Daryl Staneck started working at Loop Ministries' food pantry two years ago. Back then, she would hand out 50-55 bags of groceries to needy individuals or families.
Today, they average about 440 bags.
"Our need is through the roof, and I've been watching it grow steadily, and my population is not predominantly homeless. It's predominantly struggling families that just can't get by – a lot of unemployed, a lot of underemployed."
Staneck relies on our area's regional food bank, Foodlink, for supplies, but she is worried and so is Foodlink's COO Jeanette Batiste. As long as the government shutdown continues, there will be no more deliveries from the federal government, and that's about a quarter of all the food that comes into this food bank.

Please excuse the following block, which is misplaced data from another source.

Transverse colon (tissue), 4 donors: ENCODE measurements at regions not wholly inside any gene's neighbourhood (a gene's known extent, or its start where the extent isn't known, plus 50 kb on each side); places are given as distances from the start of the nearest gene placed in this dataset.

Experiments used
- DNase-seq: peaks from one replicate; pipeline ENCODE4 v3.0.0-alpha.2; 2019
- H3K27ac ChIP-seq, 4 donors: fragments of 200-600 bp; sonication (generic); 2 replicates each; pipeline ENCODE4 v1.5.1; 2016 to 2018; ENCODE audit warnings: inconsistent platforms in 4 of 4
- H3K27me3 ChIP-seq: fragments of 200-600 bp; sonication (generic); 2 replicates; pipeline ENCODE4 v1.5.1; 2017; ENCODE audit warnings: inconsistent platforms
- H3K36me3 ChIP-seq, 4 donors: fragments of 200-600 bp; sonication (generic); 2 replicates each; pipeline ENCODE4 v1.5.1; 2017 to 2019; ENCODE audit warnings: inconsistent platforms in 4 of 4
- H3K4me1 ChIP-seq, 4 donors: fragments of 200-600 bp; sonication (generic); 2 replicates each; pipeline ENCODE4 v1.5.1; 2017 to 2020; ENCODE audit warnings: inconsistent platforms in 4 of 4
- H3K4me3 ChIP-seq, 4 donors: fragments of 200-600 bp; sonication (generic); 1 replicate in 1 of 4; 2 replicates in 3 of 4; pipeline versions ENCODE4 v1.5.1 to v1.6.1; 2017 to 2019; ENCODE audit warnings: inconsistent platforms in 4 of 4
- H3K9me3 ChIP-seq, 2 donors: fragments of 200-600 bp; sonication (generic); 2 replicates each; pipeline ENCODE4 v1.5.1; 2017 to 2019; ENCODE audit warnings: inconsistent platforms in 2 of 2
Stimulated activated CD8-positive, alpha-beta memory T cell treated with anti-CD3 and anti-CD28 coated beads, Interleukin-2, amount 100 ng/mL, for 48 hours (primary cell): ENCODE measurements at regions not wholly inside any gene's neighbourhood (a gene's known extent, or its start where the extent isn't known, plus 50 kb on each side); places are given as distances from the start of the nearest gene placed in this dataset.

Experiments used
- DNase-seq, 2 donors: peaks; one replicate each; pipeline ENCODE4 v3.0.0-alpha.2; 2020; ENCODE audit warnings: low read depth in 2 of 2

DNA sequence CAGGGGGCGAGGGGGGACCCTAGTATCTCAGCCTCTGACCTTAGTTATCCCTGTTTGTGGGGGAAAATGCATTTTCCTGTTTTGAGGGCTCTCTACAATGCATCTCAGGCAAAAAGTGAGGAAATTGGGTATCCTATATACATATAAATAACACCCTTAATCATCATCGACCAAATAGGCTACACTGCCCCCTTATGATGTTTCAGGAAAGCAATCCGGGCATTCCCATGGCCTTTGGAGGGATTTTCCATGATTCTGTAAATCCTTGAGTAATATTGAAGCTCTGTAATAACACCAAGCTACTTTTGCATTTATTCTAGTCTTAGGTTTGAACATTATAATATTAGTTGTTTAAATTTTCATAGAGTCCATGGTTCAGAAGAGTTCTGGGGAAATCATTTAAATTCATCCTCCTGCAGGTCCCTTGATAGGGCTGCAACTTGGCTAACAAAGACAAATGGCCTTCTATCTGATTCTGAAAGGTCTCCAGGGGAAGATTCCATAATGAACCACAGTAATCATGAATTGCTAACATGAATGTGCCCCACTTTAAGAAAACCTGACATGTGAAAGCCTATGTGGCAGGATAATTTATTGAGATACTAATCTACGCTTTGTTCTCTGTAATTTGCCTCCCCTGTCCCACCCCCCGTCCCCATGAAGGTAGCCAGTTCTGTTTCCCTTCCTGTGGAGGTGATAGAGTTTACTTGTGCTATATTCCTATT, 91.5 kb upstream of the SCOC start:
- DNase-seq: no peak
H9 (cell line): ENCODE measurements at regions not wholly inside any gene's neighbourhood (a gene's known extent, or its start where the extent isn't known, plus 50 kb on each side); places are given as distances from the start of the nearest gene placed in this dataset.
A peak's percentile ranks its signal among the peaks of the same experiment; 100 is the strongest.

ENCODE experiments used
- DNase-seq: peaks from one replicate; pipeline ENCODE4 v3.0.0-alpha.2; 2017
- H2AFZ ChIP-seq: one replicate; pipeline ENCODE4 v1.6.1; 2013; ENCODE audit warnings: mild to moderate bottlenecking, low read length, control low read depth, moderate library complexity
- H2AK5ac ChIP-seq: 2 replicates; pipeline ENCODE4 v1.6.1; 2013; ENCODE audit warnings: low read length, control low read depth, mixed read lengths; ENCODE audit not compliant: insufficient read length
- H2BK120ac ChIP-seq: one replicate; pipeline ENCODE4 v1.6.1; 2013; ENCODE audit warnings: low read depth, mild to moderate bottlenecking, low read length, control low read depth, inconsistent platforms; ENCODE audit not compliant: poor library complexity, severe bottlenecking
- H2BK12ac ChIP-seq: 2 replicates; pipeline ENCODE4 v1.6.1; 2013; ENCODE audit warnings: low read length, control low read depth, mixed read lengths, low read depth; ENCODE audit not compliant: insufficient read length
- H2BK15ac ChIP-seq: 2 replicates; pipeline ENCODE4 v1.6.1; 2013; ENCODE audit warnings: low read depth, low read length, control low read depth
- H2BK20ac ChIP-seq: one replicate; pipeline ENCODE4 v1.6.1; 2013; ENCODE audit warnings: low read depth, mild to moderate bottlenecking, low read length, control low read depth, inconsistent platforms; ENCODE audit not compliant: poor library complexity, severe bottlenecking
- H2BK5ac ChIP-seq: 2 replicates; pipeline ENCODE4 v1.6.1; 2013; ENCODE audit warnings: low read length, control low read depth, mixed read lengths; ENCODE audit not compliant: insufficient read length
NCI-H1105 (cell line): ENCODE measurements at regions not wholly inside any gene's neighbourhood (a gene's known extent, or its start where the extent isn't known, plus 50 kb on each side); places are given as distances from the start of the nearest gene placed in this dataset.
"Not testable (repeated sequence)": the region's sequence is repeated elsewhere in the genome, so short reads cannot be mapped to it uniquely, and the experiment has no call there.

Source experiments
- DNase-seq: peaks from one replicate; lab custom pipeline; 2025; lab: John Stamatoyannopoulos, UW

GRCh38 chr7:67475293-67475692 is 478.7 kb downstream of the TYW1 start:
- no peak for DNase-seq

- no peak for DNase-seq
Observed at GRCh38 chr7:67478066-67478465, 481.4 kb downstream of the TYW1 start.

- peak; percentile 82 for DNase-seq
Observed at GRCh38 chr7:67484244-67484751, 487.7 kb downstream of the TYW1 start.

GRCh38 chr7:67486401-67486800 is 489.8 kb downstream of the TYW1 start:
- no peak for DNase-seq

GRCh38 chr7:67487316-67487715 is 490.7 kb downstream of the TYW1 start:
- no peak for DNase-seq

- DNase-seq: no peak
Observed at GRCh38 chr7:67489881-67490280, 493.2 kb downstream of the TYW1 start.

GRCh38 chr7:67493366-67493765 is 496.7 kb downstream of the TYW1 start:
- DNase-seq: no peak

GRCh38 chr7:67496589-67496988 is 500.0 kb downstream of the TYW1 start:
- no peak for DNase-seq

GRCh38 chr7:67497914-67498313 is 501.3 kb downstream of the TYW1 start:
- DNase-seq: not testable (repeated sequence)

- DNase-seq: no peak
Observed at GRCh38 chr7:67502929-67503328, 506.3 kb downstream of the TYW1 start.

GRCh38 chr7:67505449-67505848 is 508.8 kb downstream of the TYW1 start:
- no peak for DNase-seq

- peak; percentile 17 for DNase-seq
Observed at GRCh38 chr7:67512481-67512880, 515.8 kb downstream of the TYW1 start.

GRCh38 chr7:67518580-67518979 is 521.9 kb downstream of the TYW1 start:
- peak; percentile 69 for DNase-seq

"There's no longer free peanut butter," said Staneck. "There's no longer free canned fruit. There's no longer free tomato sauce, and that means I have to spend dollars to buy all of those – they're staples."
The Food Research and Action Center in Washington D.C. says the Supplemental Nutrition Assistance Program, or SNAP, will continue providing food stamps at least through October. There may be contingency funding available to extend that but no one really knows what will happen should the shutdown continue.
FRAC also said the Special Supplemental Nutrition Program for Women, Infants and Children or WIC won't get any federal funds. Some states will manage to pick up the costs but only for a limited time.
"If they were receiving SNAP or WIC, now that funding's gone, they're not going to be able to put enough food on the table. They will go to their local pantry. Local pantries and the emergency food system is already at capacity," said Batiste. "We need to get it together and ensure people have enough to eat."